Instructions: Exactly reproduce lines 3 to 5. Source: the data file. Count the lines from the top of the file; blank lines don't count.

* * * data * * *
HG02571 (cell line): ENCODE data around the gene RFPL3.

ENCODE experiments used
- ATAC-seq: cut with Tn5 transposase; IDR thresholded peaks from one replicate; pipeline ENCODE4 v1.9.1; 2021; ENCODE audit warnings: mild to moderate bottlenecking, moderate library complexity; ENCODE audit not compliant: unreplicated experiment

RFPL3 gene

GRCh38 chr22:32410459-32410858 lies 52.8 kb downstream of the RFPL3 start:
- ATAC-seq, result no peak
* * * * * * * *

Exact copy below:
- ATAC-seq: cut with Tn5 transposase; IDR thresholded peaks from one replicate; pipeline ENCODE4 v1.9.1; 2021; ENCODE audit warnings: mild to moderate bottlenecking, moderate library complexity; ENCODE audit not compliant: unreplicated experiment

RFPL3 gene

GRCh38 chr22:32410459-32410858 lies 52.8 kb downstream of the RFPL3 start: